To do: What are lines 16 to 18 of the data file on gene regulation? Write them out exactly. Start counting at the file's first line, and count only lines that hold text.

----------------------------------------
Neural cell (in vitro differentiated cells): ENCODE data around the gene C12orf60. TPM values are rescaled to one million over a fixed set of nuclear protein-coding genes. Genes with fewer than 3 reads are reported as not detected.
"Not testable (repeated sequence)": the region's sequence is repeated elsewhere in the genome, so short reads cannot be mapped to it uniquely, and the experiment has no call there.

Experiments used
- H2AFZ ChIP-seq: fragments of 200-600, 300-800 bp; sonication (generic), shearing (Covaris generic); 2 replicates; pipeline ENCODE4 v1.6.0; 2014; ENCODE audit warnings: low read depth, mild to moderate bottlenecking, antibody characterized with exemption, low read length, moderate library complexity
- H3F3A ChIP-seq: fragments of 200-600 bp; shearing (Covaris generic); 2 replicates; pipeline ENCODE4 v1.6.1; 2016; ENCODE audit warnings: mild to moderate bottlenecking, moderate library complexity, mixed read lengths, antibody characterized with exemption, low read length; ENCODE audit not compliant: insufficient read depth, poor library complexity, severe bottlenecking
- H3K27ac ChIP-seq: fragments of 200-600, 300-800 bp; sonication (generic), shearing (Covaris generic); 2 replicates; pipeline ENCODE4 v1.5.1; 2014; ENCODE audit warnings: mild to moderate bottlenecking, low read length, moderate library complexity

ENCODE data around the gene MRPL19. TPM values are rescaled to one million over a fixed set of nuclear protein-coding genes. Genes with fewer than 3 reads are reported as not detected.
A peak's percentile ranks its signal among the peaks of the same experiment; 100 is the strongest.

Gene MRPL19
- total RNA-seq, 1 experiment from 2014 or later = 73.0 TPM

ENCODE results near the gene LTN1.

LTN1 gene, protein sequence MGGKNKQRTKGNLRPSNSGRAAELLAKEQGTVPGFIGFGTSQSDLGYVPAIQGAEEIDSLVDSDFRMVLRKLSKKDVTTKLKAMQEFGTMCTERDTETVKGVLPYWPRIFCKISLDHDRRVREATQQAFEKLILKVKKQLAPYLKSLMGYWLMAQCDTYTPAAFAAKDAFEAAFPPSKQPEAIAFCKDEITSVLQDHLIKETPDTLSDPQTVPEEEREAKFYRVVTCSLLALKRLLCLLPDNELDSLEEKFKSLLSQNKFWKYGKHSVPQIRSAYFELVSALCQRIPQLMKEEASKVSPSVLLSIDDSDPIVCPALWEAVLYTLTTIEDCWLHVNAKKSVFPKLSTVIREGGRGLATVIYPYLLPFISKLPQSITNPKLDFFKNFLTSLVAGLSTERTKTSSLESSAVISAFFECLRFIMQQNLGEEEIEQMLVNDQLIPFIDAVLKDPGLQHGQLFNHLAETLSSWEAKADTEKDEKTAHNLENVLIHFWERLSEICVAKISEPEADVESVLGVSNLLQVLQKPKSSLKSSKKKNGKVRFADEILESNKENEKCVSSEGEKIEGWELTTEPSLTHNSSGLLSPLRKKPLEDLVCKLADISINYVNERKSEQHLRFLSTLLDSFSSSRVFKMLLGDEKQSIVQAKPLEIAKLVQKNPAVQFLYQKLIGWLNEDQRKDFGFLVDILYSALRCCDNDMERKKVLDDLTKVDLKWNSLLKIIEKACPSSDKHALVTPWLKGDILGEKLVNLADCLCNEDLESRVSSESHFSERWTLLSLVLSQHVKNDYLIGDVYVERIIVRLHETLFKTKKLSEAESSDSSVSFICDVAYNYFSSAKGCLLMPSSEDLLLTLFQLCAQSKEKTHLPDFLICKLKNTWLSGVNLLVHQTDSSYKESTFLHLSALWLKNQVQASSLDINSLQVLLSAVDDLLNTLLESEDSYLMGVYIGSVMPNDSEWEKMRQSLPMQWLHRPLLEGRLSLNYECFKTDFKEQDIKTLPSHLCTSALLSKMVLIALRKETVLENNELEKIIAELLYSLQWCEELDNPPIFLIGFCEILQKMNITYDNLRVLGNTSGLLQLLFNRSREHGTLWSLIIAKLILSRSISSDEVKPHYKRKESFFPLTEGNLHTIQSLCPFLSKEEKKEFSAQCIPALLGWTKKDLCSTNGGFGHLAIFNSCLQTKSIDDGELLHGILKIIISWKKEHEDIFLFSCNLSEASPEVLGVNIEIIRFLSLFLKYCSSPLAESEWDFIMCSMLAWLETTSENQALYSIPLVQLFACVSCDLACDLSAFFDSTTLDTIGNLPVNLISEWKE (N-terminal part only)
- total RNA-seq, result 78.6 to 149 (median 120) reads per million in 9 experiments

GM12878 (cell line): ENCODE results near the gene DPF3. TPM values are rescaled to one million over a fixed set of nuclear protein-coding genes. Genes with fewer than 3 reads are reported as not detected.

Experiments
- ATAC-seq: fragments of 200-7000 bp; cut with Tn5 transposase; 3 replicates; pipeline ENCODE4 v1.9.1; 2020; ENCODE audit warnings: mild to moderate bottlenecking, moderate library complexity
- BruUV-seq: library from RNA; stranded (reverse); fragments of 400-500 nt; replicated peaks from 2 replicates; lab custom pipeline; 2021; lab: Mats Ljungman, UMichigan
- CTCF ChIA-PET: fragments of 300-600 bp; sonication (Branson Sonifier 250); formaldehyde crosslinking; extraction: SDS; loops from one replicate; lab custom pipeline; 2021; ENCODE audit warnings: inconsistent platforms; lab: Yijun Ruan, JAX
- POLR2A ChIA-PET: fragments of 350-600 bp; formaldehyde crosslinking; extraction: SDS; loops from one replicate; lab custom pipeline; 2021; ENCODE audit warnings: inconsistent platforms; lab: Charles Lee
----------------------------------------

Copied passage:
- ATAC-seq: fragments of 200-7000 bp; cut with Tn5 transposase; 3 replicates; pipeline ENCODE4 v1.9.1; 2020; ENCODE audit warnings: mild to moderate bottlenecking, moderate library complexity
- BruUV-seq: library from RNA; stranded (reverse); fragments of 400-500 nt; replicated peaks from 2 replicates; lab custom pipeline; 2021; lab: Mats Ljungman, UMichigan
- CTCF ChIA-PET: fragments of 300-600 bp; sonication (Branson Sonifier 250); formaldehyde crosslinking; extraction: SDS; loops from one replicate; lab custom pipeline; 2021; ENCODE audit warnings: inconsistent platforms; lab: Yijun Ruan, JAX